The city of tomorrow is a green and blue sponge
Sponge city, permeable city, green and blue city: so many names for the same concept, which aims to offer improved management of rainwater in urban areas. BG engineering solutions are based on the laws of nature and make wise use of technology.
The ‘gentle sound of rain, on the ground and on the roofs’ consoled the French poet Verlaine, but shouldn’t we be worried instead? When it rains in the city, the flowing water becomes potentially threatening and destructive. The risk of flooding increases, a big storm can saturate the sewers while the benefits of the slightest downpour are lost in the pipes. “We are promoting less and less the natural water cycle, the retention and proper use of stormwater. Nature looks like a sponge, it infiltrates and retains – but in cities, on the contrary, it flows…” notes Sabine Chamoun, project engineer at BG.
A gradual awareness
The inadequacy is due to the urban infrastructure, which amplifies the devastating effects of climate change. Cities, grey from the asphalt and concrete, work during a rainstorm like funnels that overflow too quickly. When, on the other hand, the sun is plentiful, they suffer from the heat emanating from the flat surfaces which absorb radiation. And the repetition of these problems – floods, heat islands – arouses a still slow awareness, perhaps because its economic stakes are not immediately perceptible. “We have to make cities bluer and greener. But the longer we delay, the more significant and costly the damage will be,” deplores Sabine Chamoun.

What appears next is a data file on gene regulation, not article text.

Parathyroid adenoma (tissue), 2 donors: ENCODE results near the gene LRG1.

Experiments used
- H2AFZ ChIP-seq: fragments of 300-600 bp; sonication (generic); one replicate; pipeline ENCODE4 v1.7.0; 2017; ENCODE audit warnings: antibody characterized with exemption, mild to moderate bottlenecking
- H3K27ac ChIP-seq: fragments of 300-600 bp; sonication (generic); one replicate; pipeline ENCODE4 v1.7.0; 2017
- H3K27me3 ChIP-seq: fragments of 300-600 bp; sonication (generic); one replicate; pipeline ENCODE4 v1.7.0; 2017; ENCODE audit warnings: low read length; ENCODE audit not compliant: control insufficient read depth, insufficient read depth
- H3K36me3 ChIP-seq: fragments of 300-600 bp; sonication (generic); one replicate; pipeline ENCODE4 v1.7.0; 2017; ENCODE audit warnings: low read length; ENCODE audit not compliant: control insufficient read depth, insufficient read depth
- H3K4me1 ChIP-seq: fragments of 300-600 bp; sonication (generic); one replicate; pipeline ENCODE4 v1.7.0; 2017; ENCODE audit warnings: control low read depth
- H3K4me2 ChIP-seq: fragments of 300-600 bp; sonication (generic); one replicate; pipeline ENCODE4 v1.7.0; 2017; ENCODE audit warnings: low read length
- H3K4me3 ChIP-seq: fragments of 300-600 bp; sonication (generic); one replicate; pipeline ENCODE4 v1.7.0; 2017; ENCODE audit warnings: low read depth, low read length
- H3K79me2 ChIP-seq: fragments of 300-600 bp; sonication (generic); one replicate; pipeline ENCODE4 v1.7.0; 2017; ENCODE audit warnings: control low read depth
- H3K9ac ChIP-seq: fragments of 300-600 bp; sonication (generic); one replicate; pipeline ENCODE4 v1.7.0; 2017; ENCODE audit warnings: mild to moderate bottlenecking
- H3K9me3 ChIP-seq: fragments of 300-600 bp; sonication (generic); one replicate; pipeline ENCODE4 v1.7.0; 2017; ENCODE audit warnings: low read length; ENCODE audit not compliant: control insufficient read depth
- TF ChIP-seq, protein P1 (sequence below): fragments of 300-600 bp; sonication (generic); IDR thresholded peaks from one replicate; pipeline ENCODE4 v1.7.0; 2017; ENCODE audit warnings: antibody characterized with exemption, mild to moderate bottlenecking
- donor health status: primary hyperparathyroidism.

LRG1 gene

A range of solutions and a package
Optimised, efficient, green roofs have taken the lead. They are trendy, especially for aesthetic reasons. However, some cities (including Fribourg, Lausanne and Geneva) encourage them for better reasons through subsidies or tax reductions, while in Basel, green roofs are mandatory on new construction.
In terms of streets, pavements, squares and car parks, progress is still hesitant with the use of innovative materials, such as permeable asphalt, or conventional materials, such as crushed gravel, so that the soils filter and naturally bring rainwater back to the water tables and streams. The solutions recommended by BG in this urban context bring together both nature and technology. “They can form a package of measures,” says Sabine Chamoun. “It’s about having a global vision of rainwater in the city by cumulating the positive effects. BG has the skills required to organise this management”.
The success will be, as the Federal Office for the Environment, Forests and Landscape wishes, to retain rainwater as long as possible where it has fallen. So that it is welcomed as a blessing and no longer as a threat.
(Article taken from BG Magazine 2021, updated version on the site)